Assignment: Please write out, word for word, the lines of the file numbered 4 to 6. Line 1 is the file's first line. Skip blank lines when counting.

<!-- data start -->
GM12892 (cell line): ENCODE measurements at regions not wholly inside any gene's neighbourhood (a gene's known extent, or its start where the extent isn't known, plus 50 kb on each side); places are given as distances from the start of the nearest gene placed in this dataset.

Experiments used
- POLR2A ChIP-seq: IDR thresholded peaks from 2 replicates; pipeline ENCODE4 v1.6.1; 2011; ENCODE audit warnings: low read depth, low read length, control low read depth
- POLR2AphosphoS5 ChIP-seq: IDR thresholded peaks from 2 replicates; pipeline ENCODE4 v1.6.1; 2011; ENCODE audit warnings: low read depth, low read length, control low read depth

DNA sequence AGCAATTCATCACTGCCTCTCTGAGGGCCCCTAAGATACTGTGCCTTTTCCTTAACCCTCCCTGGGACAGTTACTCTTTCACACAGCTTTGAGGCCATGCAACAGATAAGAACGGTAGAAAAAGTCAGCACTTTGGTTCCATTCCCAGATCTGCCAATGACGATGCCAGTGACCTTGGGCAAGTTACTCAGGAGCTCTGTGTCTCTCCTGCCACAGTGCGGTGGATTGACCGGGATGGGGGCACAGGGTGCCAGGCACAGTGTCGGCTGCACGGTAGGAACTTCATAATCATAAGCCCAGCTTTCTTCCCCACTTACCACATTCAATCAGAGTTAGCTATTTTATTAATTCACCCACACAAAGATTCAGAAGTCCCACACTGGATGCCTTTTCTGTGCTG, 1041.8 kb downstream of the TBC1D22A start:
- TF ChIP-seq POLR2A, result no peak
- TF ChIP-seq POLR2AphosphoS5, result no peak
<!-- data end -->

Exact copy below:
- POLR2AphosphoS5 ChIP-seq: IDR thresholded peaks from 2 replicates; pipeline ENCODE4 v1.6.1; 2011; ENCODE audit warnings: low read depth, low read length, control low read depth

DNA sequence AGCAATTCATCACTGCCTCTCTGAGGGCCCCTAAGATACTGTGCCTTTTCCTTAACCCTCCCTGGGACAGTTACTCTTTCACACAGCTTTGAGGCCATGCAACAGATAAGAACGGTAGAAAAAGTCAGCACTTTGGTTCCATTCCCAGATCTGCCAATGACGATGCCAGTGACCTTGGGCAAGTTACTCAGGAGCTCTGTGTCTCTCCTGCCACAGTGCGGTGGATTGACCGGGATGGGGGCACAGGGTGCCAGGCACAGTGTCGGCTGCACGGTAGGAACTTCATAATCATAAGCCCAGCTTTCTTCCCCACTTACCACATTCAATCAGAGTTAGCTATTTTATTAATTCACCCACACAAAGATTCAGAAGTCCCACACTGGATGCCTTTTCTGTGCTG, 1041.8 kb downstream of the TBC1D22A start:
- TF ChIP-seq POLR2A, result no peak